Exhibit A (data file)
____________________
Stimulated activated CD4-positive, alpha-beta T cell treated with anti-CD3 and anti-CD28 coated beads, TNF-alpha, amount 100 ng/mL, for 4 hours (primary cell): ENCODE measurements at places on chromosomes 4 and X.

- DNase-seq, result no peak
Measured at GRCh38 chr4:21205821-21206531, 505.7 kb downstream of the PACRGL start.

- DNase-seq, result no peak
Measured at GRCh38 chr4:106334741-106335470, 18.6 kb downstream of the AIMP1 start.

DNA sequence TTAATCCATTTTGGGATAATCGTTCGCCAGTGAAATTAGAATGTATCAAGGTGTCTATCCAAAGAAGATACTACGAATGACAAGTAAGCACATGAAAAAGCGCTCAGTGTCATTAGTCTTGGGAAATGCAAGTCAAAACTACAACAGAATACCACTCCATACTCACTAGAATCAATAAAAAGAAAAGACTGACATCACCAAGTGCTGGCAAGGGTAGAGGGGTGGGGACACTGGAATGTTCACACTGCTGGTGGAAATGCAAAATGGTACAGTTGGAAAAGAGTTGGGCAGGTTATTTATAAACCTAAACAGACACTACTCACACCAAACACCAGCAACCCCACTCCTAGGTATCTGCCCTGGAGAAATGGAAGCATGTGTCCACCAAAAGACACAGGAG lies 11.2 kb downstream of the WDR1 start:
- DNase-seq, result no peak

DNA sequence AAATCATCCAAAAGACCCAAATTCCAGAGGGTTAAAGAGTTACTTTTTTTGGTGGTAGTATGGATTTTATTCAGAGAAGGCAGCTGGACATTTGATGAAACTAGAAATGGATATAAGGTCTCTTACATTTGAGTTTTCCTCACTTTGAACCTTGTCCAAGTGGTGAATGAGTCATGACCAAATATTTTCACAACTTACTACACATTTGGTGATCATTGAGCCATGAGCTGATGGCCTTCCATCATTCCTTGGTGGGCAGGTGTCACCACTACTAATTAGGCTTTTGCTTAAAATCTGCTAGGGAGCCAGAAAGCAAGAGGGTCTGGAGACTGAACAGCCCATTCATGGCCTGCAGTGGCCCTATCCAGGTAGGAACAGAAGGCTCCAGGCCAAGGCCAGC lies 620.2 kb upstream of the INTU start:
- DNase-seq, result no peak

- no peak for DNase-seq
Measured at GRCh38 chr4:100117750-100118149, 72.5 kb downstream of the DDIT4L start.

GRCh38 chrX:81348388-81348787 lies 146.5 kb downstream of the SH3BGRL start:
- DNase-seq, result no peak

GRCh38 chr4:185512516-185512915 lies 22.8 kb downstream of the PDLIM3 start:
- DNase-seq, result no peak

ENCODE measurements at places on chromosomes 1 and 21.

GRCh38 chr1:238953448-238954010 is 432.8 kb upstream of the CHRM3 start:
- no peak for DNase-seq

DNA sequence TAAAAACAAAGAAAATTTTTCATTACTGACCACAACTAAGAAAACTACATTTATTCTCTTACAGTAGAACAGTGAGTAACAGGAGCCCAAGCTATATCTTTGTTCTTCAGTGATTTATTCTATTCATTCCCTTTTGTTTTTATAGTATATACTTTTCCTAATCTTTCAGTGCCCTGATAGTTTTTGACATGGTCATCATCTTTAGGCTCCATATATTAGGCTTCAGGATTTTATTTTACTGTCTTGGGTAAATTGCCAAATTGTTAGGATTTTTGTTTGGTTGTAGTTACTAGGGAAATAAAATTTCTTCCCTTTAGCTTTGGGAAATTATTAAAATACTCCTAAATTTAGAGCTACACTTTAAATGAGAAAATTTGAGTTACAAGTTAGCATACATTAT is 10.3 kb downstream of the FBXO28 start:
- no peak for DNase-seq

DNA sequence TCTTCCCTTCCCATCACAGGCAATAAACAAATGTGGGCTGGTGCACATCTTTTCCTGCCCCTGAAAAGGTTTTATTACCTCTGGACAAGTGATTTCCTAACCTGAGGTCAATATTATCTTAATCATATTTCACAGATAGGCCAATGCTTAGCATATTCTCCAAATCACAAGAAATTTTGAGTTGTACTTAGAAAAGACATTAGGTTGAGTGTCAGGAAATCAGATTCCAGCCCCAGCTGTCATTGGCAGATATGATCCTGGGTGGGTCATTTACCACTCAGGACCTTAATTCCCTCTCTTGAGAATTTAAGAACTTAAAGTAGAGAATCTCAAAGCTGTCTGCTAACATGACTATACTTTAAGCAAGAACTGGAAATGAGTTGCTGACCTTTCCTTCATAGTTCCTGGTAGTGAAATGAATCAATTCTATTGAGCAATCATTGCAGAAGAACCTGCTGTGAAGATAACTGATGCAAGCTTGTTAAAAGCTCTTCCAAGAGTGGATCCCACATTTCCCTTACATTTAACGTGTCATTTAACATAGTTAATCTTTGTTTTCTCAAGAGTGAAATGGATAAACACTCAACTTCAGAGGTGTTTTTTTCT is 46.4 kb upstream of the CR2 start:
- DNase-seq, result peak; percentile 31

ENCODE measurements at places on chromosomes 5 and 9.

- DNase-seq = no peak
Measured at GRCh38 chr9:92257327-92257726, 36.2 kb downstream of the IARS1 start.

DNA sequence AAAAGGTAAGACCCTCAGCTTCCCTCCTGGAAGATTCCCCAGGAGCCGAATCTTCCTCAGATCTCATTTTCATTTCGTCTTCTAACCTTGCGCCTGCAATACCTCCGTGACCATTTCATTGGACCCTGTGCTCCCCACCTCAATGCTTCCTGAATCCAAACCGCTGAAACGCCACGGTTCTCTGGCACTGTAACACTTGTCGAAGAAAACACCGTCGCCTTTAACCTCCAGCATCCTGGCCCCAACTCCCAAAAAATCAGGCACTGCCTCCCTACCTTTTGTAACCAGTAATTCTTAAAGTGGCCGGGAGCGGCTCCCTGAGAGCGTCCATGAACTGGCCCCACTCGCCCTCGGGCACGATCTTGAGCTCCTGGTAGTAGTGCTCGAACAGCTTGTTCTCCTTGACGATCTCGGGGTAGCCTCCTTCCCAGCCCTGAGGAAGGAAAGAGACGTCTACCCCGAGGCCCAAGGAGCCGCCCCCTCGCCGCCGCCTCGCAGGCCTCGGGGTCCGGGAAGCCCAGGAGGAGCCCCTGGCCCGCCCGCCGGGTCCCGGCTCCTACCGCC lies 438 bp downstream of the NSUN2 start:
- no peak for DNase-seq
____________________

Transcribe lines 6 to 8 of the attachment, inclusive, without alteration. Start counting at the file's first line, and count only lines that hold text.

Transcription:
DNA sequence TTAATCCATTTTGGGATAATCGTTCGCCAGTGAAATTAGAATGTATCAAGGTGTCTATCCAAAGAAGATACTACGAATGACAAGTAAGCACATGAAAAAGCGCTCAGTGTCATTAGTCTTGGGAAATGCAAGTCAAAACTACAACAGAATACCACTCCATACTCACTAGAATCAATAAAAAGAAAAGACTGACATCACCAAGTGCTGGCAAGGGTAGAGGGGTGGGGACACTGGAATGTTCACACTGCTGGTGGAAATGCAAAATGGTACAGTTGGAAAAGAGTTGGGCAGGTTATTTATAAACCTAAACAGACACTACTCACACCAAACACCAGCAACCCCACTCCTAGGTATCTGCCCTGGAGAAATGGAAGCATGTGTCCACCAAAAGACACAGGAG lies 11.2 kb downstream of the WDR1 start:
- DNase-seq, result no peak

DNA sequence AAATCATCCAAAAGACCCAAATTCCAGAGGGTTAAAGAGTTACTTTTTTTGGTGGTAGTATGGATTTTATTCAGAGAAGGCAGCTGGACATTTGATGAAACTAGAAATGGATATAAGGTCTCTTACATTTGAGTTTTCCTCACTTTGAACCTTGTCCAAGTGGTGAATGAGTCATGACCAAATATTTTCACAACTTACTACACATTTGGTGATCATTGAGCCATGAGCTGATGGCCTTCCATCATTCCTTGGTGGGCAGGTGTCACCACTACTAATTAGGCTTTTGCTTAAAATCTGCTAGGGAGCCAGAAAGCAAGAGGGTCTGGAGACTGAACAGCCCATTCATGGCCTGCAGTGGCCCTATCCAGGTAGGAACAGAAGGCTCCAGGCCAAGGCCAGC lies 620.2 kb upstream of the INTU start: